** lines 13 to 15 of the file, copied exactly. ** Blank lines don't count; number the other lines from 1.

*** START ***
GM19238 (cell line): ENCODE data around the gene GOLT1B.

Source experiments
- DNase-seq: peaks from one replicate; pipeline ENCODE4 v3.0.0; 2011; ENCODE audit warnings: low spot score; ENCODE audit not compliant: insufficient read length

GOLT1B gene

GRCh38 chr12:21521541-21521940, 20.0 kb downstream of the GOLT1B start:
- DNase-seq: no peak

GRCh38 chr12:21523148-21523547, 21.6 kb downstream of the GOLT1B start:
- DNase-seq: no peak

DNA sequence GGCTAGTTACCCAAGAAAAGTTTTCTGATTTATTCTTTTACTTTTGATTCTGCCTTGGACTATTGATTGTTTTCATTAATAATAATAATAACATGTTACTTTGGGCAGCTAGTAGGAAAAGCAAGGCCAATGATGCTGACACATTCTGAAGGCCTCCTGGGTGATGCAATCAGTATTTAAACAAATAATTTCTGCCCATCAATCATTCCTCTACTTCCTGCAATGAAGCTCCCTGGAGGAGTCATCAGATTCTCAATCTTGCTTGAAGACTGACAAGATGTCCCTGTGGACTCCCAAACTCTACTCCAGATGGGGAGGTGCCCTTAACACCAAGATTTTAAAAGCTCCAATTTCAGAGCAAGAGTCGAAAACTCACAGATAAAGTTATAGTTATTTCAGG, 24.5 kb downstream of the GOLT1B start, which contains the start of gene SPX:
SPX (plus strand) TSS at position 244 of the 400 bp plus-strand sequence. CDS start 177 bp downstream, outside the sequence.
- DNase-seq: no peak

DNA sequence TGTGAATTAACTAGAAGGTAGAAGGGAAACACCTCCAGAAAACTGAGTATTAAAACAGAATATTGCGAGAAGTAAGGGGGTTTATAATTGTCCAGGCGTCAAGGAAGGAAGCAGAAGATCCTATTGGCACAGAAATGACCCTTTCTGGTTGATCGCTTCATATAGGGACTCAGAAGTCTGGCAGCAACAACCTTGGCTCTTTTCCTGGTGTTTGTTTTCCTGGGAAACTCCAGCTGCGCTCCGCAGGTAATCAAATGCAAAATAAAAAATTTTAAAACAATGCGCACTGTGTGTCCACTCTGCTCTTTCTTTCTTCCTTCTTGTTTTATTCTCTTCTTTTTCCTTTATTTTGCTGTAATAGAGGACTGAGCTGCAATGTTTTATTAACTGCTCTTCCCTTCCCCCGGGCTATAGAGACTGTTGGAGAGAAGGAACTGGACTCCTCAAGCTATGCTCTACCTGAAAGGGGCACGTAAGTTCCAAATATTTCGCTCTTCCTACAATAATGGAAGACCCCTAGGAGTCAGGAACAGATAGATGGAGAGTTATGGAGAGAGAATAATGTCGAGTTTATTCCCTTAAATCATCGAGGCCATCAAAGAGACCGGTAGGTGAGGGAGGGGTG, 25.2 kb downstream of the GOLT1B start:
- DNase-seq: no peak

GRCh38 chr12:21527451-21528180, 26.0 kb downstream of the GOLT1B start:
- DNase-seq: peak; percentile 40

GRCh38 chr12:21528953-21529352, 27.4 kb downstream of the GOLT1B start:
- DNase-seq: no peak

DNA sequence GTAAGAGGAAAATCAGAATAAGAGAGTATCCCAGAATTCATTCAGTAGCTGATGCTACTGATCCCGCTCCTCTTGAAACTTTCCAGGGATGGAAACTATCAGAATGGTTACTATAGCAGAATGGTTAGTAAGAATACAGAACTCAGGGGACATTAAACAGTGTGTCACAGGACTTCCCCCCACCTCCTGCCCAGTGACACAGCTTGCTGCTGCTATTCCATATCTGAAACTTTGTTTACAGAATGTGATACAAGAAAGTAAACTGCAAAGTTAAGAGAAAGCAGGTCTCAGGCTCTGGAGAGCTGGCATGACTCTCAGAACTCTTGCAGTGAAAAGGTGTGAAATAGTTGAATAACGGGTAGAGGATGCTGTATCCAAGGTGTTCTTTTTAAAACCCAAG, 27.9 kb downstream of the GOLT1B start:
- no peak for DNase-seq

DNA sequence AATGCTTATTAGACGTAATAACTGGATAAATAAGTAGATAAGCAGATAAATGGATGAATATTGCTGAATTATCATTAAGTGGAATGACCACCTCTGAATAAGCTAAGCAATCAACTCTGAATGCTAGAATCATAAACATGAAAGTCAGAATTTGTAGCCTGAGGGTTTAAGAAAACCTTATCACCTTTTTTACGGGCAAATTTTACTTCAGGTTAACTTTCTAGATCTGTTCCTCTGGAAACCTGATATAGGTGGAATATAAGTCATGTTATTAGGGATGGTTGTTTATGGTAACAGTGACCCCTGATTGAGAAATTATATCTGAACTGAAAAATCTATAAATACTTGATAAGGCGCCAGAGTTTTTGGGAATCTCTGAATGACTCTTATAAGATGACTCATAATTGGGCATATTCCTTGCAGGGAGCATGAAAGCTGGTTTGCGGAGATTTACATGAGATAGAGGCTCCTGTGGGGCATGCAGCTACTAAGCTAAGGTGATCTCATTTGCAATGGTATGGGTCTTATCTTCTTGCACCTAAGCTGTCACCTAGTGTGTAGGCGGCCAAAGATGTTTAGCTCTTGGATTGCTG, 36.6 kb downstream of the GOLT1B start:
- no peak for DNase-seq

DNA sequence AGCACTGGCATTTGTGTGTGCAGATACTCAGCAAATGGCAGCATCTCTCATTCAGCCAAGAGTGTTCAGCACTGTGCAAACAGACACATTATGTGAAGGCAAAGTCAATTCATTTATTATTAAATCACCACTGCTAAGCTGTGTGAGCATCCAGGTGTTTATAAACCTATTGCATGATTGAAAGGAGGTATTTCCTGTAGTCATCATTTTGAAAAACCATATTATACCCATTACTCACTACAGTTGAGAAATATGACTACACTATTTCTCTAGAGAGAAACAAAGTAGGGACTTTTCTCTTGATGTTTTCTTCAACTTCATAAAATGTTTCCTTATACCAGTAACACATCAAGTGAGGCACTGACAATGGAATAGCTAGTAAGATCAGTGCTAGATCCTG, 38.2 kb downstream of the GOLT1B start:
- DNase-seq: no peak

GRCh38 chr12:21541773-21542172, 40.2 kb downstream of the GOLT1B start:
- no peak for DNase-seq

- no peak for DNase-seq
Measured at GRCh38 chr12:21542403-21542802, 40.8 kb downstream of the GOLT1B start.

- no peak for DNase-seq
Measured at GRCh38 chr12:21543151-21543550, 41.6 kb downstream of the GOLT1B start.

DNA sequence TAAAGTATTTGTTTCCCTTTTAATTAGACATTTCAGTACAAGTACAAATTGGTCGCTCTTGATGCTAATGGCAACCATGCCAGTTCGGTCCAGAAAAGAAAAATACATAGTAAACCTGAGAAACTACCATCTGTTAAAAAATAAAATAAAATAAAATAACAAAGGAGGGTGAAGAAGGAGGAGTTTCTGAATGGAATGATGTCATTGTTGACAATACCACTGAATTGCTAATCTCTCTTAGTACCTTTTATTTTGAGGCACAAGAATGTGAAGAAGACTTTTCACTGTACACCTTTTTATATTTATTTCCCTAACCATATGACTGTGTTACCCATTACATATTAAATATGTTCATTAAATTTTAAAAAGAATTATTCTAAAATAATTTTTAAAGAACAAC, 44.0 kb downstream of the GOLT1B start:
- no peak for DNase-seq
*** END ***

- DNase-seq: no peak

GRCh38 chr12:21527451-21528180, 26.0 kb downstream of the GOLT1B start:
- DNase-seq: peak; percentile 40